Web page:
We often associate high-density cities with car-free life, and rightly so. But the concentration of businesses and residents also makes roads more crowded. That’s why dense, transit-friendly cities like New York have longer commute times than sprawling, transit-deficient cities like Phoenix. Think of it this way: New York has fewer cars per capita, but even fewer roads per capita. And building mass transit, contrary to popular belief, doesn’t generally reduce traffic congestion. (Neither, by the way, does the expansion of roads.) Growth produces traffic, and urban growth produces even more.
With that in mind, consider the unusual case of Arlington County, Virginia. Just across the Potomac River from Washington, D.C., home to the Pentagon and National Airport, Arlington has grown rapidly over the past half-century. Like many inner-ring suburbs, its population exploded between 1940 and 1960, from 57,000 to 163,000. But then, after a period of decline in the 1970s, it grew again, from 153,000 in 1980 to 227,000 today.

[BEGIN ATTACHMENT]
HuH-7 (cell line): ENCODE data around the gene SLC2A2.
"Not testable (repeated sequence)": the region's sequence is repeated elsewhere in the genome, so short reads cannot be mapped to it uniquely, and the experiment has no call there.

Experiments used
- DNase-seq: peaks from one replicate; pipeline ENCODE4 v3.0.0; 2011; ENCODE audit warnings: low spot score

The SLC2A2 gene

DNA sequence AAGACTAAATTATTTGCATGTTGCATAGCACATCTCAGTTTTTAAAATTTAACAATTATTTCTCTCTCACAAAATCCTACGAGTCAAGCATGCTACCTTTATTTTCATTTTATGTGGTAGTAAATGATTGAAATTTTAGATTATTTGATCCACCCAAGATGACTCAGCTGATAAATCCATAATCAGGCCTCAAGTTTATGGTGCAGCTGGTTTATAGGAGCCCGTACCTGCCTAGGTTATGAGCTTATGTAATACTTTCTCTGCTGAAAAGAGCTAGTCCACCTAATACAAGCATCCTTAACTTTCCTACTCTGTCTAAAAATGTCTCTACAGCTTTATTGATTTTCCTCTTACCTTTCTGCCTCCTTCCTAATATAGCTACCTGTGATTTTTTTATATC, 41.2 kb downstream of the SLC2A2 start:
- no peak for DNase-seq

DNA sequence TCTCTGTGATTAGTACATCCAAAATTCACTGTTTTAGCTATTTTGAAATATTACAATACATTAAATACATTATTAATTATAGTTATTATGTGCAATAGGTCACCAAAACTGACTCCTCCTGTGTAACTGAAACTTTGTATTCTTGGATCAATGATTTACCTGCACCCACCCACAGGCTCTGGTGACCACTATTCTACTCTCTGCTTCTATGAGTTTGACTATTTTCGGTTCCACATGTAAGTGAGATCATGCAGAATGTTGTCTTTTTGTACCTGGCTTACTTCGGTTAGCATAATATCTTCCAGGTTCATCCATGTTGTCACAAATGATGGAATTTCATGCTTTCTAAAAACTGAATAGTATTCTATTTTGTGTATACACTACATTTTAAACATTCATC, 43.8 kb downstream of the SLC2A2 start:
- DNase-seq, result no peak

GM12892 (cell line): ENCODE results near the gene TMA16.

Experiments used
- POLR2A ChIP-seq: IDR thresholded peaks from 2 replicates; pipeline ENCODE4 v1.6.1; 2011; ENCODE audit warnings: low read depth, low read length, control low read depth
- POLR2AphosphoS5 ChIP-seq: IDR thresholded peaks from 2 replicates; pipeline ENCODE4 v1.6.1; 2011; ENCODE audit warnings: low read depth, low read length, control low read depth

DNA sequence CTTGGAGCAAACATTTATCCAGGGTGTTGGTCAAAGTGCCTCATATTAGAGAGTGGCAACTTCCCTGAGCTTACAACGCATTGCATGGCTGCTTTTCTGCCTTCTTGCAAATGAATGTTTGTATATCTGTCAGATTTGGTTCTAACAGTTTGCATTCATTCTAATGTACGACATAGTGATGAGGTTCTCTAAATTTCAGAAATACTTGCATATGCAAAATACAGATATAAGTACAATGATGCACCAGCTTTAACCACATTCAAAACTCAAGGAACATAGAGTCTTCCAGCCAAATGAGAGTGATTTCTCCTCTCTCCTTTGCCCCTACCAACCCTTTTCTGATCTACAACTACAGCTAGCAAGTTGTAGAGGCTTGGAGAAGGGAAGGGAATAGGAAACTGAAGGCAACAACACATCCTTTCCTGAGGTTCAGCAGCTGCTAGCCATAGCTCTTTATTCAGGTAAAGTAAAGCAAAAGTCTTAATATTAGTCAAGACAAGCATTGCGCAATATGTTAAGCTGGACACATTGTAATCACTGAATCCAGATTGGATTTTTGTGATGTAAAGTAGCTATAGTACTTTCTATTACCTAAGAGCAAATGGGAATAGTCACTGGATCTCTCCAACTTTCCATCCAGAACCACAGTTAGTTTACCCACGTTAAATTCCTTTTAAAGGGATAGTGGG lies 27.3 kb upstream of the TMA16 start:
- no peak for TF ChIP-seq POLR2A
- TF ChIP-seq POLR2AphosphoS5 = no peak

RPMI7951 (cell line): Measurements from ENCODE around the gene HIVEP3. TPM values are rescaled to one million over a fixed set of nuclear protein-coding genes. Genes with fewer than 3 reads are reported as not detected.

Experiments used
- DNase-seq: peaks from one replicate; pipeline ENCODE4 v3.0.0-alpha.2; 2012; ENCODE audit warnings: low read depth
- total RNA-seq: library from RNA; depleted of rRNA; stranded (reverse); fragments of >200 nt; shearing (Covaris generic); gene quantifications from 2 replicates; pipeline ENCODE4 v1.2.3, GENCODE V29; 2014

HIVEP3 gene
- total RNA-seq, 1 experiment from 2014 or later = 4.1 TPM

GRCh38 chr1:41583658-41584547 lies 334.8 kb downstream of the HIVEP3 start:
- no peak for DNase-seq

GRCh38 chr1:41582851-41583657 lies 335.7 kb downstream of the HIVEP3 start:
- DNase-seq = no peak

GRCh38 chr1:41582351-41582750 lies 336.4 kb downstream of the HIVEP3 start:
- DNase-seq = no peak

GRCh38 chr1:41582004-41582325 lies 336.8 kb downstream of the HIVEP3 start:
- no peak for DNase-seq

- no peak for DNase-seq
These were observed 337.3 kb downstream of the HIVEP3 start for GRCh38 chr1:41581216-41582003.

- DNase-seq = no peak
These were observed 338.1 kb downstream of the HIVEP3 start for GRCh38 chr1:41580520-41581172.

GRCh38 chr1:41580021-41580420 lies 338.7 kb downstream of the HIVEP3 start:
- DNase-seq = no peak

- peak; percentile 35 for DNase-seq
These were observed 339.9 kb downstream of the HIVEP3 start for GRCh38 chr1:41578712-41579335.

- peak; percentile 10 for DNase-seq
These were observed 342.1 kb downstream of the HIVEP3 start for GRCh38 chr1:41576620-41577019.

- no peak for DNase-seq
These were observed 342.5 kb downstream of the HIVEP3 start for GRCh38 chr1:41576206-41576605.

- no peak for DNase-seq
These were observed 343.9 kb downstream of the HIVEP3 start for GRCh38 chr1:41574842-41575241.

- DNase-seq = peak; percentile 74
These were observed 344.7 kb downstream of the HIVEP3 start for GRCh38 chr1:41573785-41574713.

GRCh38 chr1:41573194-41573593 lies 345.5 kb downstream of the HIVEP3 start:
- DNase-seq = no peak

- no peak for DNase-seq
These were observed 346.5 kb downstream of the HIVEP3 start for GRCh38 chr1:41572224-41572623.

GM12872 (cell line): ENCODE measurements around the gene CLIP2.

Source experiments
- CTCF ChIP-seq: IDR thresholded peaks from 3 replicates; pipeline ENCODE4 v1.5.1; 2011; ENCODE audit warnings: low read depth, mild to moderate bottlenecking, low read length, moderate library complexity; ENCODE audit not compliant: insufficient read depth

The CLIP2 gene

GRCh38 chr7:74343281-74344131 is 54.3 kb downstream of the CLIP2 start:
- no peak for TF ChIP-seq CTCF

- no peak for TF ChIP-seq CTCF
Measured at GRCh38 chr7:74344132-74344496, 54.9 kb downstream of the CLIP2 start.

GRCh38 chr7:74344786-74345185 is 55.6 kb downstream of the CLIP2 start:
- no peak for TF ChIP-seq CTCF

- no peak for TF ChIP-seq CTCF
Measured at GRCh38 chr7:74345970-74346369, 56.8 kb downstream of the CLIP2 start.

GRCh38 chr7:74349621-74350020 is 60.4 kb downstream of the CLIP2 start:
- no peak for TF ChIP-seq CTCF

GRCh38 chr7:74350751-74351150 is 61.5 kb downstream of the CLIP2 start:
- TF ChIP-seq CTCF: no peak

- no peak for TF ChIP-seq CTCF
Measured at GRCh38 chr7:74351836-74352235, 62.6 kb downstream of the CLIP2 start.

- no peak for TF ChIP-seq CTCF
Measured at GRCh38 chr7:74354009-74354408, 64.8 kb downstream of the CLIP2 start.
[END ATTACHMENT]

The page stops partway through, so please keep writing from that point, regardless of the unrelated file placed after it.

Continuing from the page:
That second spurt of growth did not look much like the first: The new Arlington reached for the sky, with clusters of high-rise buildings that today give the county a more impressive skyline than the squat panorama of the capital. What’s more, population numbers don’t tell half the story. Office space in America’s fourth-smallest county has expanded from about 6 million square feet in 1960 to about 40 million today — making it a greater employment center than downtown Dallas or downtown Denver.